The raw whole food faze could be making you fat. Celebrities and nutritionists promoting healthy smoothies on instagram has seen us adding more kale, almonds and coconut water into our daily diet. What bloggers, social media and even some well-known health experts are missing is that, just like any other thing, excess of the ‘good’ food can also be bad for us, meaning: that your healthy daily green juice could be making you fat.
So, if you think that adding more of spinach and broccoli is going to make you healthier in lesser time, you are wrong. It might make you land in a hospital instead. Here is a list of 10 healthy foods that can actually be bad for you if you over indulge.
Although there is no need to ditch these foods totally from your diet, but make sure that you take these health fads with a grain of salt and you don’t exceed the amount that is nutritionally recommended.
- Coconut Water – Raises Blood Sugar and Potassium levels and leads to weight gain. Before skipping water to chug down coconut water at every chance to get ‘supermodel skin’ and ‘hydrate faster’, think about the sugar content (10 grams of sugar per cup). Nothing beats plain water for hydration plus you nix the calories and sugar spike leading to a crash and burn and weight gain later.
- Spinach– Yes, we all know that spinach should be an integral part of our diet as this leafy green is packed with an excellent source of protein, fiber, and vitamins. Spinach is also high in lutein, a carotenoid that may help prevent age-related macular degeneration (a common cause of vision loss and blindness). On the other side, spinach is also high in oxalate, a compound that can lead to the formation of kidney stones—so patients with calcium oxalate kidney stones should avoid overdoing it with this veggie.
- Green Tea – the whole Kayla Itsines fitness craze has led to ladies consuming up to five cups of green tea per day to increase metabolism. This could be dangerous as high blood pressure, liver damage, IBS and also can make anemia worse by inhibiting iron absorption.
- Animal Protein– Lean animal protein: If you primarily rely on low-fat meats like chicken breasts or egg whites for your daily dose of protein, it might be time for a diet makeover. Consuming too many animal proteins can be dangerous since it makes your body produce the hormone insulin-like growth factor, which promotes aging and increases your risk of cancer. Extra wrinkles anyone?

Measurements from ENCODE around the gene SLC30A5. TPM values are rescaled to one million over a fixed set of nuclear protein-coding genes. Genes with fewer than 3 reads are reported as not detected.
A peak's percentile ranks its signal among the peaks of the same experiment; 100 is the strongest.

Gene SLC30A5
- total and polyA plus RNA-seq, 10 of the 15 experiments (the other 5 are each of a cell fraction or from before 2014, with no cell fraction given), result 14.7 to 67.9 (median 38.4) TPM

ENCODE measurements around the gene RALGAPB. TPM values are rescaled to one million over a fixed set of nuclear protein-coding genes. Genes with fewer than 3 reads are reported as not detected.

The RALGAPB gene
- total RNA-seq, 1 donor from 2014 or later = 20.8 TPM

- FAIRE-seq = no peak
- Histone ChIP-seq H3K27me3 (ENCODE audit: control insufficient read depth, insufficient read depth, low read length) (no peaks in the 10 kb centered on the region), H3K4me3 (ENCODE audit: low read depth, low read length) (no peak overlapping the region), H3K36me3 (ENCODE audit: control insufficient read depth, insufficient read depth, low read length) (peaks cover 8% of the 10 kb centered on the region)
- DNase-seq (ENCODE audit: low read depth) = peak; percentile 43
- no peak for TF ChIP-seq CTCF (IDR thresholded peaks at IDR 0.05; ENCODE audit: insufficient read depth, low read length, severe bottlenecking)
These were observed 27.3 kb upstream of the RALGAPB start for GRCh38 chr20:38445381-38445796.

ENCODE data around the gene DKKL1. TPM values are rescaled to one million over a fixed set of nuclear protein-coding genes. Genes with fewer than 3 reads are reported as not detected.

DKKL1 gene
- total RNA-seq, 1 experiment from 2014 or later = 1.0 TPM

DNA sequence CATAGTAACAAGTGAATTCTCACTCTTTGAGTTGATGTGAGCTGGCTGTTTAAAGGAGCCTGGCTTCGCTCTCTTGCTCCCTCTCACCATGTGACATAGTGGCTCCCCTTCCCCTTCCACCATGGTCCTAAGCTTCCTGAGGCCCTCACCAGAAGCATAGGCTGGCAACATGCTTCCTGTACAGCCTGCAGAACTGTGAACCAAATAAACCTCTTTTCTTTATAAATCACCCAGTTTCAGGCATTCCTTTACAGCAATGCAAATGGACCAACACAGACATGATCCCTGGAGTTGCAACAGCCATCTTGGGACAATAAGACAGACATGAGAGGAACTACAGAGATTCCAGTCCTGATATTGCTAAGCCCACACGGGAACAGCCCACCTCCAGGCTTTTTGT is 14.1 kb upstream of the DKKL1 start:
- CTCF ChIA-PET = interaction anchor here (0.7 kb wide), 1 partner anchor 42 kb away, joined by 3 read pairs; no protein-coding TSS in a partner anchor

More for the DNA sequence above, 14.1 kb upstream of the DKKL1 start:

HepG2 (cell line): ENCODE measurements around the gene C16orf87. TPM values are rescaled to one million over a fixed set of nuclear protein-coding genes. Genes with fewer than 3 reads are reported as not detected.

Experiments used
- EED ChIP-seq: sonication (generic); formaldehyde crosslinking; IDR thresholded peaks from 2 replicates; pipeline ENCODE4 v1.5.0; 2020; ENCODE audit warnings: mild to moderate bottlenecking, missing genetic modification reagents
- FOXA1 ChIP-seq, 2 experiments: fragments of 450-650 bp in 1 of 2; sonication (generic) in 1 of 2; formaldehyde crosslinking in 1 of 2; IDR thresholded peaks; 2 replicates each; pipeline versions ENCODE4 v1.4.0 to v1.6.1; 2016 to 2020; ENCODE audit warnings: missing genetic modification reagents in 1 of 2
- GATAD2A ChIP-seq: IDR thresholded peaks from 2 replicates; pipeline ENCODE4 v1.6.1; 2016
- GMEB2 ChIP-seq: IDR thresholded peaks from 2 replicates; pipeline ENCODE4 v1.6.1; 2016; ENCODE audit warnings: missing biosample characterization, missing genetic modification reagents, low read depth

- Almonds- Almonds are at the top of the nutritious-snack-foods list. They’re packed with protein and fiber, and can help lower your cholesterol. Nevertheless, if consumed in excess, almonds can lead to serious weight gain as it is packed with over 80% fat.
- Skim Milk- extra sugar or ‘lactase’ is added to skin milk. If you are trying to lose weight skin milk is seriously working against you. Full cream milk and even cream is a better option for those trying to lose weight.
- Protein bars and balls- Protein bars are basically vitamin and protein-infused candy. They seem like a healthy snack replacement, but they can contain more than twice the amount of fat and carbs as a chocolate brownie. Next time you’re in the health food isle check out the nutrition information on the back of a protein bar.
- Yogurt- in any form is a good source of calcium and vitamin D. But some brands have as much fat and sugar as two donuts. Be sure you’re only getting the good stuff by choosing plain, low-fat versions. Flavor them on your own with fruit and honey. And go Greek when you can. Plain Greek Yogurt offers twice as much protein and half the amount of carbs as the traditional type. Steer clear of the ‘fruity’ snack pack ones.
- Fat-free and low-fat..anything- From peanut butter to salad dressing. Just like with skim milk, fat-free/low-fat equals extra sugar and sodium. In just two measly tablespoons of fat-free Italian dressing, you take in up to 500mg of blood-pressure-raising sodium!
- Daily green juice- A carrot, beetroot and orange concoction of mostly green veggie cocktail with apples and pineapple could contain up to 50 grams of sugar per serve, more if it’s spiked with agave syrup, a high-fructose bomb. Remember: juice, even the green kind, without fiber makes a beeline for your liver and kick-starts the production of fat. Juice with fiber , i.e the whole fruit and veg lessens the sugar-spike effect. Try adding the a whole apple or cucumber and some chia seeds for a green juice without the extra weight gain.
The raw whole food faze could be making you fat. Scrolling through those inspirational ‘health food’ posts on Instagram may be encouraging you to add unnecessary calories and sugar to your daily diet. The point to remember is that health food fads come and go, there will always be a a new ‘super food’ and ‘super smoothie’ recipe popping up on your social media feed, but overdoing anything is bad for anyone. That healthy green juice you’re adding to your daily diet could actually be racking you up an extra 500 calories a day and making you fat!